Google has announced a series of changes to its policies on advertising and hate speech, after several major brands pulled their ads from YouTube earlier this week. In a blog post published on Tuesday, the search company said it will give brands greater control over where their ads appear and more aggressively police “hateful, offensive and derogatory content.”
The announcement comes after an investigation from The Times of London found that ads from the UK government and some prominent companies were appearing alongside extremist YouTube videos, including clips that promoted white nationalism and homophobia. The UK government pulled its advertising from Google and YouTube following the report, and summoned the web company to the Cabinet Office. Major brands such as Audi, Marks and Spencer, and French advertising giant Havas later pulled their ads as well, prompting a public apology from Google’s head of European operations on Monday.
In the blog post published today, Philipp Schindler, Google’s chief business officer, said the company will more aggressively police content that targets or harasses people “based on their race, religion, gender or similar categories.” As Bloomberg reports, Google is broadening its advertising policy on hate speech to cover content that targets vulnerable groups, including people harassed or demeaned because of their country of origin or socioeconomic status.
The company’s ad settings will also exclude “potentially objectionable” content by default, and advertisers will be able to exclude specific sites or channels from their campaigns. Google plans to hire “significant numbers of people” to review objectionable content, Schindler said, and will continue developing machine learning and artificial intelligence tools to expedite the process.
"We believe the combination of these new policies and controls will significantly strengthen our ability to help advertisers reach audiences at scale, while respecting their values," Schindler wrote.
Google and Facebook have come under increased scrutiny in recent months for allowing advertisements to run against extremist content and fake news sites. Both companies have emerged as dominant forces in the digital ad industry, combining to account for more than 60 percent of global revenue in 2015. Industry executives say that although Google’s ad standards are among the strictest, its recent troubles in the UK point to a persistent problem across the market.
“This is a common problem across the industry,” Jeff Liang, chief digital officer at Assembly, a New York-based media agency, said in an interview Monday. “What we’re seeing with a company like YouTube also dealing with issues like this, is that it’s very difficult to manage these issues because they happen in real time.”
Around 400 hours of video are uploaded to YouTube every minute, according to Google. The company has so far relied on users to flag offensive material, and it has said that 98 percent of reported content is reviewed within 24 hours. In today’s blog post, Schindler said that with increased staffing, resources, and a new escalation plan, Google will “soon be able to resolve these cases in less than a few hours.”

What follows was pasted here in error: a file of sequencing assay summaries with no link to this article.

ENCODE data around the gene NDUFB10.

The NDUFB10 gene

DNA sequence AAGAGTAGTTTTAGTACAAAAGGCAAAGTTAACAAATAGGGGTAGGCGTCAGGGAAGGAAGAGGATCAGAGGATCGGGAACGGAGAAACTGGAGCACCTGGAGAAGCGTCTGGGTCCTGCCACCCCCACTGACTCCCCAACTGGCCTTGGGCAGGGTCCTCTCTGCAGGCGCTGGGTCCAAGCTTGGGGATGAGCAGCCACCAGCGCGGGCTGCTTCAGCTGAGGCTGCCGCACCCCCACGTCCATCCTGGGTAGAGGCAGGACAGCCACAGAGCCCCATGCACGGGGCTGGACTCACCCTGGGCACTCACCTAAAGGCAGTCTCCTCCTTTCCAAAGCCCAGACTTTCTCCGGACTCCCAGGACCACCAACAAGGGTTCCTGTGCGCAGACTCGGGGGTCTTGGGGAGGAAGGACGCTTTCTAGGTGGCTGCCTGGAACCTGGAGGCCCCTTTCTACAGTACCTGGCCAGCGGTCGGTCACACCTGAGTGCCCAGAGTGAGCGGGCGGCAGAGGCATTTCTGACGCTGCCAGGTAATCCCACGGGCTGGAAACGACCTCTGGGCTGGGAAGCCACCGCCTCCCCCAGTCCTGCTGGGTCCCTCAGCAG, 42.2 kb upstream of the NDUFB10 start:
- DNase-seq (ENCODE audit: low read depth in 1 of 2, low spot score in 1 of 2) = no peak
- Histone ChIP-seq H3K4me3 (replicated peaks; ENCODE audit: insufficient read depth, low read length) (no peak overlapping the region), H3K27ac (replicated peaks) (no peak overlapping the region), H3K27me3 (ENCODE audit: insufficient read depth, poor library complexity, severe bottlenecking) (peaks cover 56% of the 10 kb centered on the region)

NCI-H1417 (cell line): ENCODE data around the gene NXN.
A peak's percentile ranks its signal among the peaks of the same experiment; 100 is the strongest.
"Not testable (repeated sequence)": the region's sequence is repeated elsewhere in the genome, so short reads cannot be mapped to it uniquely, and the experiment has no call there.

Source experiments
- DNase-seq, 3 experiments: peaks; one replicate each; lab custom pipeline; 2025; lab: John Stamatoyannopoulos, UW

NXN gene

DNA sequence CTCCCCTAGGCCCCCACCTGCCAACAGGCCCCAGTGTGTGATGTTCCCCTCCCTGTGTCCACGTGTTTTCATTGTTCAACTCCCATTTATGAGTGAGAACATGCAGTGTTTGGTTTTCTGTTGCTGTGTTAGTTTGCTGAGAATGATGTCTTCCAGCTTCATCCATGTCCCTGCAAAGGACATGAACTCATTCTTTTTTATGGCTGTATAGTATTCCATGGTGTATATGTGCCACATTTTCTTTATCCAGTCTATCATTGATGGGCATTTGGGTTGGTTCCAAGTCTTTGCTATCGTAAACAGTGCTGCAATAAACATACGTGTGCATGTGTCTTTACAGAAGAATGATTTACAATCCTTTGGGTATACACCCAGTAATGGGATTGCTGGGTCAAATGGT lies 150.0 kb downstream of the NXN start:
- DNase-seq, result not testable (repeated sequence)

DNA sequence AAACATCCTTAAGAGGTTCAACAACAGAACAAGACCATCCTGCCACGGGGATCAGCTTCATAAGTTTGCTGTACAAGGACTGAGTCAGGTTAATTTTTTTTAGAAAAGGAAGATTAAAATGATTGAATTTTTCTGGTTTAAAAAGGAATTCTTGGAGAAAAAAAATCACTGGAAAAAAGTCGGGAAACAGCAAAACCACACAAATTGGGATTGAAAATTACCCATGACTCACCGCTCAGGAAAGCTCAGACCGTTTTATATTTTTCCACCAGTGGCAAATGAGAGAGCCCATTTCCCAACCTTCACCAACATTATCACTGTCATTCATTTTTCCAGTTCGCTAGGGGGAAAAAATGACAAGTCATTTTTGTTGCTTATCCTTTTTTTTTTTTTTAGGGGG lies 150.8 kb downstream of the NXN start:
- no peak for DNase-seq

Increased data and automation have made it easier for brands to reach large volumes of consumers or specific demographics. But the complexity of ad exchanges and a lack of oversight have made it harder for them to control where their ads appear. Keyword filters and visual recognition software have allowed companies to keep their ads away from some content, Liang says, but such methods are less effective when it comes to extremist content, which can take a variety of forms.
“You’re not going to see these terrorist organizations label their content as violent,” Liang said. “They’re going to label it in a positive way for whatever goal they’re trying to achieve.”
It is not clear when the changes announced today will go into effect. Havas declined to comment directly on Google’s announcement in an email statement, saying only that the decision to pull its advertising in the UK is “a temporary move,” and that it will not remove ads on a global basis.
“We welcome the swift action Google is taking to address these concerns and the positive impact these assurances will make,” Audi said in an email statement. “Once we have a committed timeframe from Google clarifying when these safeguards will be implemented across the board, we will have a closer discussion with the brand and fully assess our position in the UK.” Representatives from Marks and Spencer did not immediately return a request for comment.
Marc Goldberg, CEO of the ad safety vendor Trust Metrics, said Monday that the UK boycott of Google ads could signal an important shift in the industry, as brands demand stronger safety protections from companies like Facebook and Google. He believes part of this shift is due to social media, which has brought wider attention to even small-scale incidents.
“The industry is misaligned, and the buy side can correct it if they want,” Goldberg said in a phone interview. “The buy side really owns the opportunity to put more strict requests in, and if the supply side is not following suit, then the buy side should, for example, do what Havas did, and stop spending.”
Update March 21st, 10:33AM ET: This article has been updated to include a statement from Audi.